14 Desember 2010

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Naturalization and RI’s human development

My lecturer in my population economics class, a brainy and bright young economist named Elda Pardede, said that the easiest way to measure the quality of human capital in one country was to analyze its sport development. In the case of Indonesia, she is simply not mistaken.
Although the racist Adolf Hitler might not be happy, considering Germany’s demographic trend there isn’t anything wrong with the fact that the German national football team chose to naturalize and later depend on Polish-born players such as Lukas Podolski and Miroslav Klose to reach the semifinal round in the latest World Cup.
But clearly something is not right with Indonesia’s human capital development considering that the Indonesian Soccer Association (PSSI) decided to convert 34-year-old Uruguay-born Christian Gonzales to an Indonesian citizen to give the national side a cutting edge.
Unlike Indonesia, such a case could be allowed to happen in Germany since in Europe the young and working-age population is in a serious decline, with most of the European countries facing the serious threat of an aging population, and employers there are struggling to find young and reliable individuals for their workforces.
In Germany, 2009 data from the World Bank showed that the population decreased by 0.3 percent compared to the previous year, while the federal statistics office of the country forecasts that by 2060 Germany will see its population decline to 65 million to 70 million from its current population of 81 million.
But while Germany is now recognized as a country with one of the lowest birthrates in the world and could find difficulty finding young people to fill its workforce in the future; the future is supposed to be bright for Indonesia, as its population structure is dominated by youths.
More than a half of Indonesia’s 230 million people are still under 30 years of age — a fact that bolsters the country’s productivity and thus plays an important role behind its rapid economic growth.
True, the 34-year-old Christian Gonzales still has the goal-scoring prowess that our national football team desperately needs.

“If we pay closer heed to education and human capital development, Europe’s aging and declining population could become our advantage in the future.”

But considering the overwhelming number of Indonesian youths in our 230 million population, is the human development of Indonesian really that bad, that there is no other Indonesian-born striker younger than Gonzales who is up to the task of simply scoring goals?
Indonesia’s under-achievement in sports — like our recent disappointment at the Asian Games in Guangzhou where we only managed to claim four gold medals while our close neighbors Thailand and Malaysia brought home 11 and nine gold medals, respectively — is just one tangible piece of evidence from many of the government’s failures to promote Indonesia’s human capital development.
Taking another example; does anybody know where the state budget for education goes? Because on my campus, there was a brouhaha several months ago among students and the University of Indonesia (UI) rector regarding his decision to raise the tuition and entrance fee.
The price very much depends on the major, but prospective undergraduate students at UI have to pay in the range of Rp 10 million to Rp 25 million for the entrance fee, with yearly tuition fees of Rp 10 million to Rp 15 million — that’s Rp 10 million (US$1,100) a year if your son dreams to become a future economist like myself, and Rp 15 million ($1,600) a year if he wants to become a doctor and goes to medical school.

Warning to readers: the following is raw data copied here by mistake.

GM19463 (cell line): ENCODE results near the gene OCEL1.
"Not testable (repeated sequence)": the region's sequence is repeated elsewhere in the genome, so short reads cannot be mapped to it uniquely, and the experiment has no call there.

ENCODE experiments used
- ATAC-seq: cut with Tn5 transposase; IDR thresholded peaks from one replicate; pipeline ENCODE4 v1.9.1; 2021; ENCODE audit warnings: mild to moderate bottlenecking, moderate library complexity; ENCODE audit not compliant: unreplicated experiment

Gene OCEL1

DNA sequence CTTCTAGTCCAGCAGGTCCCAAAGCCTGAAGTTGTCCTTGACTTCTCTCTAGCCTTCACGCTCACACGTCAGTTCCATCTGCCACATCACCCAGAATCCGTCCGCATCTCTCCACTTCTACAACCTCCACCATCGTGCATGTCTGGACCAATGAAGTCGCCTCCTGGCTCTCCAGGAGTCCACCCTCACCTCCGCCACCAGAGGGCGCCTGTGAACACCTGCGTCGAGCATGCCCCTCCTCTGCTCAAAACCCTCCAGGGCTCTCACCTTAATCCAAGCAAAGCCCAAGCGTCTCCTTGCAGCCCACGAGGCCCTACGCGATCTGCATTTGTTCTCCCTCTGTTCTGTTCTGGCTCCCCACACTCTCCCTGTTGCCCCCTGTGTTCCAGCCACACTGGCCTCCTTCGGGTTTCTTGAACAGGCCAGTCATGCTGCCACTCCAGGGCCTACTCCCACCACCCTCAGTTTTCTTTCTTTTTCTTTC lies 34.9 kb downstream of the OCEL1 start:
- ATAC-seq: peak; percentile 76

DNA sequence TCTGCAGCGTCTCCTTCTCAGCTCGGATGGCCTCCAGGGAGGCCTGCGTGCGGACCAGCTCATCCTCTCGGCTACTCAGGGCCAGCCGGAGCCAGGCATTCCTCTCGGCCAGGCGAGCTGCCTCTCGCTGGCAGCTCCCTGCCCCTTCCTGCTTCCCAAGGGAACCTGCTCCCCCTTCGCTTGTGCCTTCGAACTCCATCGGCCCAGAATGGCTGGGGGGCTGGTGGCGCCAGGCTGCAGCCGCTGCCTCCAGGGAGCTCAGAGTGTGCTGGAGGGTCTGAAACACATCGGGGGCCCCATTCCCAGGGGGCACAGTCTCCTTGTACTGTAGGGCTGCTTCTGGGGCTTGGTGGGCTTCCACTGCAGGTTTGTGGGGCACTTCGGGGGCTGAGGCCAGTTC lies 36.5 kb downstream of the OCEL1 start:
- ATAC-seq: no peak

“Tuition fees at UI are very expensive, and a son of tukang bubur [porridge seller] like me could never be able to study there,” said one prospective student of UI concerning the matter on an Internet forum.
In case of future human development issues of Indonesia, the words above highlight the disappointment of our younger generations who represent the largest share of Indonesia’s population pyramid.
In fact, those younger generations mostly come from working-class family backgrounds, and they are pinning their hopes on state universities to get higher education at a relatively cheap price — or even free — so they can have a better life in the future and liberate themselves from the devilish circle of poverty.
Several days ago, The Jakarta Post published a pride-oozing headline on its front page that read “RI makes big strides in human development”, (Dec. 11). Well, really?
Speaking from my own experience in my university, as well as my observation on Indonesia’s sports achievement, the data presented on that news seems to be somewhat estranged from reality.
But the good news is: Unlike Germany, our age structure is far from aging, our population pyramid is still dominated by youths, and clearly we have no shortage of young workers.
If Indonesian policymakers and lawmakers pay closer heed to education and Indonesia’s human capital development, and redirect policies to enhance the quality of Indonesian workforce, Europe’s aging and declining population could actually become our advantage in the future.
Predictably, what happens nowadays is almost the opposite, since policymakers and lawmakers don’t like to do anything that they won’t get the credit for, while policies on population and human capital development, unfortunately, tend to show their effects in the very, very long run.
We have had our failure in football’s youth development, and in the future we certainly don’t want things to become worse so we will have to naturalize another Uruguayan to become our next Finance Minister.

Putera Satria Sambijantoro, The writer is a student at the University of Indonesia’s School of 
Opini the jakarta post 14 december 2010